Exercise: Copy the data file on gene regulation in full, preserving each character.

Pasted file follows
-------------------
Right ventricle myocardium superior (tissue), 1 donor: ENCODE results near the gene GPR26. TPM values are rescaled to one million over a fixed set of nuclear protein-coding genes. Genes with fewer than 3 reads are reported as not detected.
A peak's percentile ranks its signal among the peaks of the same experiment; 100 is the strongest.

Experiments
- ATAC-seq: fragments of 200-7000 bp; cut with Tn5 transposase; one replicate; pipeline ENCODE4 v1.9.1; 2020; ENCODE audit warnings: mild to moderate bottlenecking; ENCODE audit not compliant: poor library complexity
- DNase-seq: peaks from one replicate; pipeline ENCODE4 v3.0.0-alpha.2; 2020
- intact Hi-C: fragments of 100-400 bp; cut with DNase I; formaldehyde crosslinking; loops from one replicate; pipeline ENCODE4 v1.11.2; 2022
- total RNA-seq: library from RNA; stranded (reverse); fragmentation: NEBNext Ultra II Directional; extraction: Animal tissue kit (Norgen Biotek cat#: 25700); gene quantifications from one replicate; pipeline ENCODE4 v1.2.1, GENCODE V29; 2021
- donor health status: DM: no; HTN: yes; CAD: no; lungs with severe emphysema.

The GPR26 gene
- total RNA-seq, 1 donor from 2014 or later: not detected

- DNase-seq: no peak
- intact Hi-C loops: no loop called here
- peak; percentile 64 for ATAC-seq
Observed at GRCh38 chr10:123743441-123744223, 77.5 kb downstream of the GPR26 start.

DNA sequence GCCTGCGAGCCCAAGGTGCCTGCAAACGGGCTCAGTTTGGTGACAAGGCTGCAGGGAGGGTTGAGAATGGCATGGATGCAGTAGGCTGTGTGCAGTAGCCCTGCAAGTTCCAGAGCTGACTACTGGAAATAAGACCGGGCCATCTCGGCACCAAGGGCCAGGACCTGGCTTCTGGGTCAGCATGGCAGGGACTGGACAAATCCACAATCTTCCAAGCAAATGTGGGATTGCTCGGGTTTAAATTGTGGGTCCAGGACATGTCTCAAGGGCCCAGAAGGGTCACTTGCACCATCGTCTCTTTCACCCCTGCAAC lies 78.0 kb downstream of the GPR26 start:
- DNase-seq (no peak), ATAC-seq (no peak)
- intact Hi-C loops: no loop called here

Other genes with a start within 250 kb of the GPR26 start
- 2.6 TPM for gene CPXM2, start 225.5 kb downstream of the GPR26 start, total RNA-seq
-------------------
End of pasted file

Right ventricle myocardium superior (tissue), 1 donor: ENCODE results near the gene GPR26. TPM values are rescaled to one million over a fixed set of nuclear protein-coding genes. Genes with fewer than 3 reads are reported as not detected.
A peak's percentile ranks its signal among the peaks of the same experiment; 100 is the strongest.

Experiments
- ATAC-seq: fragments of 200-7000 bp; cut with Tn5 transposase; one replicate; pipeline ENCODE4 v1.9.1; 2020; ENCODE audit warnings: mild to moderate bottlenecking; ENCODE audit not compliant: poor library complexity
- DNase-seq: peaks from one replicate; pipeline ENCODE4 v3.0.0-alpha.2; 2020
- intact Hi-C: fragments of 100-400 bp; cut with DNase I; formaldehyde crosslinking; loops from one replicate; pipeline ENCODE4 v1.11.2; 2022
- total RNA-seq: library from RNA; stranded (reverse); fragmentation: NEBNext Ultra II Directional; extraction: Animal tissue kit (Norgen Biotek cat#: 25700); gene quantifications from one replicate; pipeline ENCODE4 v1.2.1, GENCODE V29; 2021
- donor health status: DM: no; HTN: yes; CAD: no; lungs with severe emphysema.

The GPR26 gene
- total RNA-seq, 1 donor from 2014 or later: not detected

- DNase-seq: no peak
- intact Hi-C loops: no loop called here
- peak; percentile 64 for ATAC-seq
Observed at GRCh38 chr10:123743441-123744223, 77.5 kb downstream of the GPR26 start.

DNA sequence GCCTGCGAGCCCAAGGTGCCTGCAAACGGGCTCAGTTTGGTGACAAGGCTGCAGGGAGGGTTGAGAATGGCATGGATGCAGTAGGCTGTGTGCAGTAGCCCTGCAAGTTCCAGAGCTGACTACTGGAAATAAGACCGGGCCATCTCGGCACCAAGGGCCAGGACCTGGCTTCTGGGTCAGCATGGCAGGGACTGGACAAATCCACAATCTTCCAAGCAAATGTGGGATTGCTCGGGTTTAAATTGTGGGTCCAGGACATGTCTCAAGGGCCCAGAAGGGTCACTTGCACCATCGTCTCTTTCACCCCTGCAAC lies 78.0 kb downstream of the GPR26 start:
- DNase-seq (no peak), ATAC-seq (no peak)
- intact Hi-C loops: no loop called here

Other genes with a start within 250 kb of the GPR26 start
- 2.6 TPM for gene CPXM2, start 225.5 kb downstream of the GPR26 start, total RNA-seq